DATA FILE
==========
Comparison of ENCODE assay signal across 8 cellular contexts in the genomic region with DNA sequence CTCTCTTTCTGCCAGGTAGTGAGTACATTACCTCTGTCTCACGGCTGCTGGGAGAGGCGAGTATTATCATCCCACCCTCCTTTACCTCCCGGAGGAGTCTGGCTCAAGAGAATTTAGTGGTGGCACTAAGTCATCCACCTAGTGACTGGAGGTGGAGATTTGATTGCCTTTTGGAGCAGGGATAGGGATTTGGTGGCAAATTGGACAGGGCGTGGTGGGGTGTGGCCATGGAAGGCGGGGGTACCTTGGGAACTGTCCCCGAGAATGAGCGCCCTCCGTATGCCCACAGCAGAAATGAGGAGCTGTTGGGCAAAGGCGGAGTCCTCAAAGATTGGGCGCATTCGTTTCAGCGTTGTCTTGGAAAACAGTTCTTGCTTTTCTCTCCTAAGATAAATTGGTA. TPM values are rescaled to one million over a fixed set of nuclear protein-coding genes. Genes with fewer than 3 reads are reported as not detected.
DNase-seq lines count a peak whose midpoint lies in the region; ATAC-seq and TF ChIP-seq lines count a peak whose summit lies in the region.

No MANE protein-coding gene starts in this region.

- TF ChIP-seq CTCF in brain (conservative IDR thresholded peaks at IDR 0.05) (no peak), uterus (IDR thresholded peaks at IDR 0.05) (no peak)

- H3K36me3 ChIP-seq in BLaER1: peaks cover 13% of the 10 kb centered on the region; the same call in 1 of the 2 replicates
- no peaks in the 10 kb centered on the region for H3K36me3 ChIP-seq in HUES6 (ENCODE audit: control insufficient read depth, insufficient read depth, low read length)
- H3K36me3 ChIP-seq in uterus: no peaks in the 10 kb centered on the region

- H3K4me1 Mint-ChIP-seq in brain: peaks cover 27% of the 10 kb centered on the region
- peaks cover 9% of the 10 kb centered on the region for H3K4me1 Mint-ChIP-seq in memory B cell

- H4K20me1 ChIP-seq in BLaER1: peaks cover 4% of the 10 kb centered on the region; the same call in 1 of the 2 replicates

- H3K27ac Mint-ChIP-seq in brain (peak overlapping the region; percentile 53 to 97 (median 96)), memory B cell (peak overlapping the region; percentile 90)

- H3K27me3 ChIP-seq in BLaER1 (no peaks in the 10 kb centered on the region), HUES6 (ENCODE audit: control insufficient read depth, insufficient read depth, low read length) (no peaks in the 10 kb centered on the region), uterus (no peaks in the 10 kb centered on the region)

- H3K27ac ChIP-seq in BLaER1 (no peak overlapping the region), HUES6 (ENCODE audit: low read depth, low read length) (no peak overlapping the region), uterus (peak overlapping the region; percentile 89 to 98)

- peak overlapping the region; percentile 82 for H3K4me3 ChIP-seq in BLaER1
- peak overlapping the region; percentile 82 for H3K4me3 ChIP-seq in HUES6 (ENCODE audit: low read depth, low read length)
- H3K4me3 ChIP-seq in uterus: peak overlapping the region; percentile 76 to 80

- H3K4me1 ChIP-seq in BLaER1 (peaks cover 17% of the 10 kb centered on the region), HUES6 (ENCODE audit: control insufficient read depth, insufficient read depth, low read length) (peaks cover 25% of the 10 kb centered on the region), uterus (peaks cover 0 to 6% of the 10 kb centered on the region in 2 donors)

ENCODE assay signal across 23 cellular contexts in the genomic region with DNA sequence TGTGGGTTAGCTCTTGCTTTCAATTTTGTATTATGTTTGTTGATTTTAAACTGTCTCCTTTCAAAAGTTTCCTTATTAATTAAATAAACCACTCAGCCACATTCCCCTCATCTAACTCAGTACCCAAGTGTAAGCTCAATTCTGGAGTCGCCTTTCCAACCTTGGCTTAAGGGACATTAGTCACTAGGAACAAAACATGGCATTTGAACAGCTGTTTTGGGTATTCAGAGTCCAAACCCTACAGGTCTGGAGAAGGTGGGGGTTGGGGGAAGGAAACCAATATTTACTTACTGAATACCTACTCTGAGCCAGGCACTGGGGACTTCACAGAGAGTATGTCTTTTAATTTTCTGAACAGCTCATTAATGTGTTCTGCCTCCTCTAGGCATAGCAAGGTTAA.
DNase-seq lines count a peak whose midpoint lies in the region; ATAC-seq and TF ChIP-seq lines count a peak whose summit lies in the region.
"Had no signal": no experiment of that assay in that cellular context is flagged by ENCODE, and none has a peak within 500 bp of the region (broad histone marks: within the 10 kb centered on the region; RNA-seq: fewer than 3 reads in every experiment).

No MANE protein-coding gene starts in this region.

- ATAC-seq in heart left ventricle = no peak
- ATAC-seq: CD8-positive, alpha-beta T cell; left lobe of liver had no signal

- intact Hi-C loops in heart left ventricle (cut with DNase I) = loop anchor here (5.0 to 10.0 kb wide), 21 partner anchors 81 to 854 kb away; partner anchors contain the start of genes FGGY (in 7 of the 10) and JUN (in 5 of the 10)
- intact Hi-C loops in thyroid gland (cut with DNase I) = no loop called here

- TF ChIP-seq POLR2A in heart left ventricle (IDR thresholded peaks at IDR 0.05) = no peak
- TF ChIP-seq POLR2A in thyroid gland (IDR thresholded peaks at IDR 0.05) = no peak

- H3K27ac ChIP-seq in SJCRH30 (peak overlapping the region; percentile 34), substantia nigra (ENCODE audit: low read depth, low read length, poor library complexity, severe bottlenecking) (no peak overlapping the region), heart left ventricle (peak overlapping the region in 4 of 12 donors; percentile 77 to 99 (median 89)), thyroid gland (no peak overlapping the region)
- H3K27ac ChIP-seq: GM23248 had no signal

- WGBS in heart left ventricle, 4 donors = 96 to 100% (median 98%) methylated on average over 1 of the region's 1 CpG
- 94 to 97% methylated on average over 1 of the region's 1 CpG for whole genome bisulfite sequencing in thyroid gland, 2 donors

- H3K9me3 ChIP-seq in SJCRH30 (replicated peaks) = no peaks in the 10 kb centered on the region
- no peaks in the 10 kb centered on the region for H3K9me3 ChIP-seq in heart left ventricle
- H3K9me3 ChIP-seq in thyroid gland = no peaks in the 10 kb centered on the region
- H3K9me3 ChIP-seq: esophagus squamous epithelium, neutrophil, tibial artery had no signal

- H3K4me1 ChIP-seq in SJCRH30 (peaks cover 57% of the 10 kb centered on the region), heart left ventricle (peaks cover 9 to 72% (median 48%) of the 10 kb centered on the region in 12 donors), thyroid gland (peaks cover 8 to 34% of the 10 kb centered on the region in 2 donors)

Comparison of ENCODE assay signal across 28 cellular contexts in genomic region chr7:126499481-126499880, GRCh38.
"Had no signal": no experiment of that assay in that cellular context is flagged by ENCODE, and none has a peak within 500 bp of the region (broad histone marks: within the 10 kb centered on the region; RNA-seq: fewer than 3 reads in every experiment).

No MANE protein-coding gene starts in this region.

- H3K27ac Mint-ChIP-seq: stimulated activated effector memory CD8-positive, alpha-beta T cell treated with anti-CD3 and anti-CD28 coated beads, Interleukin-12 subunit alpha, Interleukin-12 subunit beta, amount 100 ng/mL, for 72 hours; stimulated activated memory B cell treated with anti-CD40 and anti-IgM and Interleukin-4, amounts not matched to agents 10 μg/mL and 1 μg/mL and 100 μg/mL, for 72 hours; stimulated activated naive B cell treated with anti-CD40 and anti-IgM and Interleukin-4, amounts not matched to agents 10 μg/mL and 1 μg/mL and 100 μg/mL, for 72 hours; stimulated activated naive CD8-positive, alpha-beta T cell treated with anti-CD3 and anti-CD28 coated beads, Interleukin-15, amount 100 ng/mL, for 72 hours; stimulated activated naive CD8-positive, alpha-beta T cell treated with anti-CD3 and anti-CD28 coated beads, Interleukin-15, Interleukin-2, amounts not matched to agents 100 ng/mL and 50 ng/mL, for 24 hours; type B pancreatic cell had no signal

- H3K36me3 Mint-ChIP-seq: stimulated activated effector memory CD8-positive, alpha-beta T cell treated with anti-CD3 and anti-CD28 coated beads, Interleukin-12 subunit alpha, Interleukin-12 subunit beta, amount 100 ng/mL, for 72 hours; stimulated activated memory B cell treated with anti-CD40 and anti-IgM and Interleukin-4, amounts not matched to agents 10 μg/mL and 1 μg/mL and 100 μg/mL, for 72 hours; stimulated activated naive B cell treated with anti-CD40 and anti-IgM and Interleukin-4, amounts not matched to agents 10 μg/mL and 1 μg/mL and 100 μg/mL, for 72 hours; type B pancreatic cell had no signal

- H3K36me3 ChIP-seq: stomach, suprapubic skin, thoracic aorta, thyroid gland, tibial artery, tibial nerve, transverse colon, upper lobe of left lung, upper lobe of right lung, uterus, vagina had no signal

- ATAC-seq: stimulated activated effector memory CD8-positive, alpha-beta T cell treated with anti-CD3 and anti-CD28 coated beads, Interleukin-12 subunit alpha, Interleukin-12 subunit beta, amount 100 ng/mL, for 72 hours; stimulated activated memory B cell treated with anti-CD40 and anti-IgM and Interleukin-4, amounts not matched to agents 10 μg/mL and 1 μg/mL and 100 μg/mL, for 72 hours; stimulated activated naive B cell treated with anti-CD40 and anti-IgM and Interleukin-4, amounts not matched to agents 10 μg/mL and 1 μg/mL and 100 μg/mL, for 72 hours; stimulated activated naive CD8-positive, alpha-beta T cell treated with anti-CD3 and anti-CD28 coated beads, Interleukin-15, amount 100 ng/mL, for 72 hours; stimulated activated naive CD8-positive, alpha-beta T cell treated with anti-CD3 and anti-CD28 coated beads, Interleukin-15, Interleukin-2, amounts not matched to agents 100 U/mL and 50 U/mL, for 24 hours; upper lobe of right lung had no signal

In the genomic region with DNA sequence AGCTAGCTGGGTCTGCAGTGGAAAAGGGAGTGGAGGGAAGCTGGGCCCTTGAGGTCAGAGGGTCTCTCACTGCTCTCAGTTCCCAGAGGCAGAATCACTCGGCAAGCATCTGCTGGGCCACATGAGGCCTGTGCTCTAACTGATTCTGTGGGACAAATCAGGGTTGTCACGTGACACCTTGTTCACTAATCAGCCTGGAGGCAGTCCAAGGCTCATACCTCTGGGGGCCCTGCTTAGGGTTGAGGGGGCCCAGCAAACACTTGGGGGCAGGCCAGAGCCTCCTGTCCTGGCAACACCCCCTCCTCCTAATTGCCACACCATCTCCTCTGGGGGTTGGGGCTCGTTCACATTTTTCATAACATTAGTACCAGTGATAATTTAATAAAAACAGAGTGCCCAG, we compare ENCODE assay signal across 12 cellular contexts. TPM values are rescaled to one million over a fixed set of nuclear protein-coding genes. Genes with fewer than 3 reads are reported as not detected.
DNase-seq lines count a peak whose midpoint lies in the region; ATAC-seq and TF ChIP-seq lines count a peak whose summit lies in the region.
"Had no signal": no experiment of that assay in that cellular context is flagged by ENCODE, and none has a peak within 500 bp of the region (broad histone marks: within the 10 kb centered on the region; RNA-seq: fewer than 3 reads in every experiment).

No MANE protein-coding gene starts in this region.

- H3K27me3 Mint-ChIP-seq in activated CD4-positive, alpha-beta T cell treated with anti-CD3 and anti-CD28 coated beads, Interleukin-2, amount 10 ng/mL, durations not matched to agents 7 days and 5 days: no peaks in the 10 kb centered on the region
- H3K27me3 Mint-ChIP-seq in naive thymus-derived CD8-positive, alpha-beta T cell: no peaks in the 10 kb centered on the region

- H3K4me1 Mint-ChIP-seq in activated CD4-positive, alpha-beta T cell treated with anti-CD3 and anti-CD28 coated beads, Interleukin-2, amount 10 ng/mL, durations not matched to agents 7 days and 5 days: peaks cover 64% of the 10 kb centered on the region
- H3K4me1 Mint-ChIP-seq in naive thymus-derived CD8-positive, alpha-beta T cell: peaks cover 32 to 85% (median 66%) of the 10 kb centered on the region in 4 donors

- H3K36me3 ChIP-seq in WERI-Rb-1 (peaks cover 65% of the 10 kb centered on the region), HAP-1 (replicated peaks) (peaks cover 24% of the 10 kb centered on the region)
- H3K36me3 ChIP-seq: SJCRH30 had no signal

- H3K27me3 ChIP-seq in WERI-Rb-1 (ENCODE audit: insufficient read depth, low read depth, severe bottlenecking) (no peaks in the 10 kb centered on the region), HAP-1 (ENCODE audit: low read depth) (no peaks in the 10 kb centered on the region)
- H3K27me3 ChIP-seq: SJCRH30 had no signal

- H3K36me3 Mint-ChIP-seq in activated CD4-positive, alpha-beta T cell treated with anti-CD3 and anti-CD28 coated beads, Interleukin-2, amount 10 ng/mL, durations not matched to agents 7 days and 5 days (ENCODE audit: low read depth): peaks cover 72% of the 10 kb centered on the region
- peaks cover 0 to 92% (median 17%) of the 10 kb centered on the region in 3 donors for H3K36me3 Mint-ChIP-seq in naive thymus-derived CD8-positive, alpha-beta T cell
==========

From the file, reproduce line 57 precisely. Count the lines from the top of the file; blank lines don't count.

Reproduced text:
- peaks cover 0 to 92% (median 17%) of the 10 kb centered on the region in 3 donors for H3K36me3 Mint-ChIP-seq in naive thymus-derived CD8-positive, alpha-beta T cell